The Bombay High Court, on Wednesday, admitted the appeal filed by the artist Chintan Upadhyay, who had been sentenced to life in prison for abetting and conspiring to kill his estranged wife, Hema Upadhyay, in December 2015.
A division bench, comprising Justices Revati Mohite Dere and Gauri Godse, also issued a notice to the State government in response to Upadhyay's plea, seeking bail pending the hearing of his appeal.
Upadhyay has approached the high court through advocate Bharat Manghani, challenging his conviction and contending that the sessions court had made errors in its findings while declaring him guilty.
Hema and her lawyer, Harish Bhambani, were allegedly smothered to death by Vidhyadhar Rajbhar on December 11, 2015, with the assistance of other accused persons. The duo was purportedly killed at the behest of Upadhyay. The following day, a garbage collector discovered their bodies inside cardboard boxes in a nullah in Kandivali.
During Wednesday's hearing, senior advocate Amit Desai appeared on behalf of the Bhambhani family and sought permission to intervene in the matter and oppose Upadhyay's bail plea.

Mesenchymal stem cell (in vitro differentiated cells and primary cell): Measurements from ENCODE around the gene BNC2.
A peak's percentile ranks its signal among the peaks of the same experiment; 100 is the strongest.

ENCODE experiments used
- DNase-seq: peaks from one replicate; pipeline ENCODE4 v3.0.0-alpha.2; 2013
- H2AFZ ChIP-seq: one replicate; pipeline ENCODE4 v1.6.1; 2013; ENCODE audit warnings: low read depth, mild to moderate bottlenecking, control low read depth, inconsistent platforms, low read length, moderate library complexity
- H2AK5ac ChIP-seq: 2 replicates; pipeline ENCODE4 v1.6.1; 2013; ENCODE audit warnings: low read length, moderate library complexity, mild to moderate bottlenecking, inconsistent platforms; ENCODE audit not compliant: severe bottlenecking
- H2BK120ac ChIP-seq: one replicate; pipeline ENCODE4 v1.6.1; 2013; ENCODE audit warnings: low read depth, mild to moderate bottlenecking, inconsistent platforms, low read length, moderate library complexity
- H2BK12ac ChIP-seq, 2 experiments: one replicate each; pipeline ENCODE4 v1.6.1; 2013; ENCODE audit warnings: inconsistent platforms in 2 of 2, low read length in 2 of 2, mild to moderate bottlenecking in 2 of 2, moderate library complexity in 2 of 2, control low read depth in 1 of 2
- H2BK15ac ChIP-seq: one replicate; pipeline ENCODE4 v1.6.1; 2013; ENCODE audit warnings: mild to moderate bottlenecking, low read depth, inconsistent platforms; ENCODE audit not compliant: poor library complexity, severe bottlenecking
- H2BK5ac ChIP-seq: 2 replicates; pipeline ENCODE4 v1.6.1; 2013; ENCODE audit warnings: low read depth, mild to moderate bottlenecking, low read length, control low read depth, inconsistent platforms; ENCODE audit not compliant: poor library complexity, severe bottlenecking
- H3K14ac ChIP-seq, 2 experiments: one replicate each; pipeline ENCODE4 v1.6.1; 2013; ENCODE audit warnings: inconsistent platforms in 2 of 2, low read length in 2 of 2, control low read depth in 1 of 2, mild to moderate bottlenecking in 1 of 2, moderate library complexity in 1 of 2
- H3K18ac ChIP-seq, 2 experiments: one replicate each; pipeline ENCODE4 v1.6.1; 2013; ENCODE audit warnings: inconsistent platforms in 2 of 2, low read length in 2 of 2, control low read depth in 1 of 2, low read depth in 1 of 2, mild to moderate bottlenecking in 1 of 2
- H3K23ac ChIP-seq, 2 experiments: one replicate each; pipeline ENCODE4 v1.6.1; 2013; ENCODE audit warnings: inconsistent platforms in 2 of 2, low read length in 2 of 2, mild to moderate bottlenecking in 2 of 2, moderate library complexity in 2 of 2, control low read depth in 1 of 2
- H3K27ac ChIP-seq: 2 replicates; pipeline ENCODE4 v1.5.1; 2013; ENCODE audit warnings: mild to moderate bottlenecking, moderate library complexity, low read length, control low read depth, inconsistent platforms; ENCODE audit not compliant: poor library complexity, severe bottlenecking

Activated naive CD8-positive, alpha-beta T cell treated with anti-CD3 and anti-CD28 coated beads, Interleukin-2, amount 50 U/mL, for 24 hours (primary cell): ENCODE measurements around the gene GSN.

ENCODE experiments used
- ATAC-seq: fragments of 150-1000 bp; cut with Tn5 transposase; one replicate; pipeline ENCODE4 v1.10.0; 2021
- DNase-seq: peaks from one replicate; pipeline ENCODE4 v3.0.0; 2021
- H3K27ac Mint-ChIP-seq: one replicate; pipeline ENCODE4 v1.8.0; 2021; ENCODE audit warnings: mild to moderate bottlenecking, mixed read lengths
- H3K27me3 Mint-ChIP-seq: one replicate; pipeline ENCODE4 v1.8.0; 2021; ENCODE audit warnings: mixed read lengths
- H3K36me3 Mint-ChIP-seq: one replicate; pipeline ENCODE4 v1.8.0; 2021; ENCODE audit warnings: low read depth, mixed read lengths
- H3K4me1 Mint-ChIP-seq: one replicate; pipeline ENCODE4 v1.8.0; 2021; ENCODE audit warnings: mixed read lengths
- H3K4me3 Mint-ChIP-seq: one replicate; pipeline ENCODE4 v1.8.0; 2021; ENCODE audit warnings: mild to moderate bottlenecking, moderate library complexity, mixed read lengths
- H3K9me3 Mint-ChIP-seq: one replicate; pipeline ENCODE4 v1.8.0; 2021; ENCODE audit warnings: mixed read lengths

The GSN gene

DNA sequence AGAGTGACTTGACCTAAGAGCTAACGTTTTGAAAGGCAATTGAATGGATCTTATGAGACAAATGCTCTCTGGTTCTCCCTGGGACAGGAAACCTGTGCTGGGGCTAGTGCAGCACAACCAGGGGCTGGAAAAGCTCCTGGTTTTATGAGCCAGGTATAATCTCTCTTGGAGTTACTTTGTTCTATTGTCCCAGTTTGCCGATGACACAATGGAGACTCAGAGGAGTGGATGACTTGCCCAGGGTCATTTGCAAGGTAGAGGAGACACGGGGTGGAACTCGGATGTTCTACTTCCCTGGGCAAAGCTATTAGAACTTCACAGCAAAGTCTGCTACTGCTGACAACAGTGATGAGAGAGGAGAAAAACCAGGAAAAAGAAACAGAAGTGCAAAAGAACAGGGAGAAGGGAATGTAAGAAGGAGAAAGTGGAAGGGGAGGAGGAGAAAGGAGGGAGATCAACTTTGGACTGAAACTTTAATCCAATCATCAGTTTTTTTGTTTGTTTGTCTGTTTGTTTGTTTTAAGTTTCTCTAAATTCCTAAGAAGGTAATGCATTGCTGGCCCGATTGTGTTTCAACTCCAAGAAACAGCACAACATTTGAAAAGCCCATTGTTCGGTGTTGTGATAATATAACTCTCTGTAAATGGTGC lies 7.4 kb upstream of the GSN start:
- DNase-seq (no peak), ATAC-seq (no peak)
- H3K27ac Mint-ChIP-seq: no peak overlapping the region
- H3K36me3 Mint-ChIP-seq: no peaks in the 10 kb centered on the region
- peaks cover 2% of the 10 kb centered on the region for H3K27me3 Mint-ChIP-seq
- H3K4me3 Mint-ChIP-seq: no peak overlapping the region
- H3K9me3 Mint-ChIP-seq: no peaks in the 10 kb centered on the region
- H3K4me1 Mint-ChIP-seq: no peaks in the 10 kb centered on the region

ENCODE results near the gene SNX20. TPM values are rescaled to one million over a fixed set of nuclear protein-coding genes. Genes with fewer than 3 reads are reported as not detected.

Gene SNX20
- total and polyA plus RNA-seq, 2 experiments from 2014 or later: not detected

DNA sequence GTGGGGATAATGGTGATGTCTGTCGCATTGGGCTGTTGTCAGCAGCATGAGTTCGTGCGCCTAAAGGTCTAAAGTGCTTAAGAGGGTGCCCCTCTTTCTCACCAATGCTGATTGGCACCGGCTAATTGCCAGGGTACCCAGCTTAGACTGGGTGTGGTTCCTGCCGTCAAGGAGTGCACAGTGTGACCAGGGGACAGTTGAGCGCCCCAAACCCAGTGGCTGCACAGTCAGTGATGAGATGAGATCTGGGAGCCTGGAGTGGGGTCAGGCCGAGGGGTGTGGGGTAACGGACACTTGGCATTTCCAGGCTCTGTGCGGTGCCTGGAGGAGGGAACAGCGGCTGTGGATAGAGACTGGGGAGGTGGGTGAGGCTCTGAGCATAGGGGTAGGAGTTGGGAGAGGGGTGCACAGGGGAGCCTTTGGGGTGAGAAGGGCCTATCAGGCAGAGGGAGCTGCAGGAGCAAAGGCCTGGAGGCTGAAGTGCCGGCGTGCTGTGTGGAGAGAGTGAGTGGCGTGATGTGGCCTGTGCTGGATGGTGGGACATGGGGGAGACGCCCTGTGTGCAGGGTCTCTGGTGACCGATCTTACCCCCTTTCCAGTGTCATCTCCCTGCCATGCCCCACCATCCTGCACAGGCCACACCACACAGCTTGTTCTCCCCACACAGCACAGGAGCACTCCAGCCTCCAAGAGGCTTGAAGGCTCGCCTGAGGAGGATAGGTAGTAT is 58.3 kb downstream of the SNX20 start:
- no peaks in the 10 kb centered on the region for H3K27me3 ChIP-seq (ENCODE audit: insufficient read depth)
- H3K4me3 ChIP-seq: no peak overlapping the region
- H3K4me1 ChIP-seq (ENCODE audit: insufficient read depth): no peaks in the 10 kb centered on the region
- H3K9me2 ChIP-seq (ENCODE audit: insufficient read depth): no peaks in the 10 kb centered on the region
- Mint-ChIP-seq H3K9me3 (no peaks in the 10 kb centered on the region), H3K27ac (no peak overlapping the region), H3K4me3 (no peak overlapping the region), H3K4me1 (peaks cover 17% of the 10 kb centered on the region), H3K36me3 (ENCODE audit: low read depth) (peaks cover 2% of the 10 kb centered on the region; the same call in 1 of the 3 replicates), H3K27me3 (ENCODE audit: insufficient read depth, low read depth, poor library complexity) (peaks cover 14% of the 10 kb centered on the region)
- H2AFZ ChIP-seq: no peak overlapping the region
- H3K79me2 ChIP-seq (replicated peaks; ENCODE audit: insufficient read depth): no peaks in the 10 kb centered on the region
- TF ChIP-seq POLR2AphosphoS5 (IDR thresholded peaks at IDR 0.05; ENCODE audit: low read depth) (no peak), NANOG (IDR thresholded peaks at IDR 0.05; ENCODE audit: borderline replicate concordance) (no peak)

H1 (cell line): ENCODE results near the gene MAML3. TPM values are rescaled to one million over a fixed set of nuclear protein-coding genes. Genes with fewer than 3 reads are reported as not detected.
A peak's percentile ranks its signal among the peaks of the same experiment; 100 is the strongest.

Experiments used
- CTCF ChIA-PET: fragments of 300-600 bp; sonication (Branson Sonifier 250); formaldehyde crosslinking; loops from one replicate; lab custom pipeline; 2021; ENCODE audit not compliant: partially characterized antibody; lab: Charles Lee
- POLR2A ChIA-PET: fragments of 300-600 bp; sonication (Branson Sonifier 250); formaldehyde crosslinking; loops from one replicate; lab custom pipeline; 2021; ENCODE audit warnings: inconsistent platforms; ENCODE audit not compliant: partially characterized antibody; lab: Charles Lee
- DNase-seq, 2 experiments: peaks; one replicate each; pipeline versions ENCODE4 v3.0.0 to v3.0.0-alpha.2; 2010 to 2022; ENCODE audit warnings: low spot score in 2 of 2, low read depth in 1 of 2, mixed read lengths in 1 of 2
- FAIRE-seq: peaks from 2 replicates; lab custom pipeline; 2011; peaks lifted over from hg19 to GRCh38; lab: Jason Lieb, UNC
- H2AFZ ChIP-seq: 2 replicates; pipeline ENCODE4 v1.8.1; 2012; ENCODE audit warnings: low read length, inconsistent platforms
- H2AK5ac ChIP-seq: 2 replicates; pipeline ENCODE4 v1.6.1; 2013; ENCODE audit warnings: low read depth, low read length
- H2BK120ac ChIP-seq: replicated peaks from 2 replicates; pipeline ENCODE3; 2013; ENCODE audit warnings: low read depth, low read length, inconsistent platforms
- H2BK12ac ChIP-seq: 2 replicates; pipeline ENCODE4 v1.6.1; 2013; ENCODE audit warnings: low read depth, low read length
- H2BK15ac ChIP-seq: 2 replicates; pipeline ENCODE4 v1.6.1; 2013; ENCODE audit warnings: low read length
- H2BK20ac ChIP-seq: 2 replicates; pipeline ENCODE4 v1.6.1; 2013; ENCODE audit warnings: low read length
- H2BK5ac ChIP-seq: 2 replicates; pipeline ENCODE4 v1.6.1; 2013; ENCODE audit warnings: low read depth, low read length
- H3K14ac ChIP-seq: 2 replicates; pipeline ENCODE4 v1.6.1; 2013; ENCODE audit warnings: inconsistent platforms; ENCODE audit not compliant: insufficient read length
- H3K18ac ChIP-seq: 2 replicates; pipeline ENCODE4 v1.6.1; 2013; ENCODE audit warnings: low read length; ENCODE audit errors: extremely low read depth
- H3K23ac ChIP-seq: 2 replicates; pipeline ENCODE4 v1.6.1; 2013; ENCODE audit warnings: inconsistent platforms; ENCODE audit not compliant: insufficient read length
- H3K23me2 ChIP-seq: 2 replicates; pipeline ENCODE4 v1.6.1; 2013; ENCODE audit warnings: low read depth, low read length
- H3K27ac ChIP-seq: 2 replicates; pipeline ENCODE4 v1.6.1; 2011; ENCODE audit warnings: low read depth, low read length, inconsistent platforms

The bench granted permission to the Bhambhani family to intervene and requested Manghani to provide them with a copy of the appeal and bail plea.
The High Court has scheduled the matter for a hearing in two weeks.
Upadhyay's appeal argues that the sessions judge erred in accepting the retracted and uncorroborated confession of a co-accused, Pradip, as voluntary, admissible, and corroborated. The trial court heavily relied on this confessional statement when finding Upadhyay and others guilty of conspiring at a physical meeting held along the roadside at Chembur in Mumbai with the absconding accused, a fabricator named Vidyadhar Rajbhar.
The appeal contends that the judgment of the trial court lacks proper and cogent evidence and reasoning to convict him and wrongly relied on a retracted confession of co-accused Pradeep Rajbhar.
The appeal also questions the inference drawn by the sessions court that, since the Rajbhars had no motive to murder Hema, they acted at Upadhyay's behest. Manghani argued that it is not permissible in law to draw such an inference.
On October 7, the sessions judge found Upadhyay guilty of abetting and conspiring to kill Hema and sentenced him to life in prison, observing that the murder was "brutal." However, it could not be categorized as "rarest of rare," which warrants a "death penalty only." The judge found three others – Vijay Rajbhar, Pradip Rajbhar, and Shiv Kumar Rajbhar, who hailed from the same village – guilty of murdering Hema and her lawyer, Harish Bhambhani, and sentenced them to life imprisonment.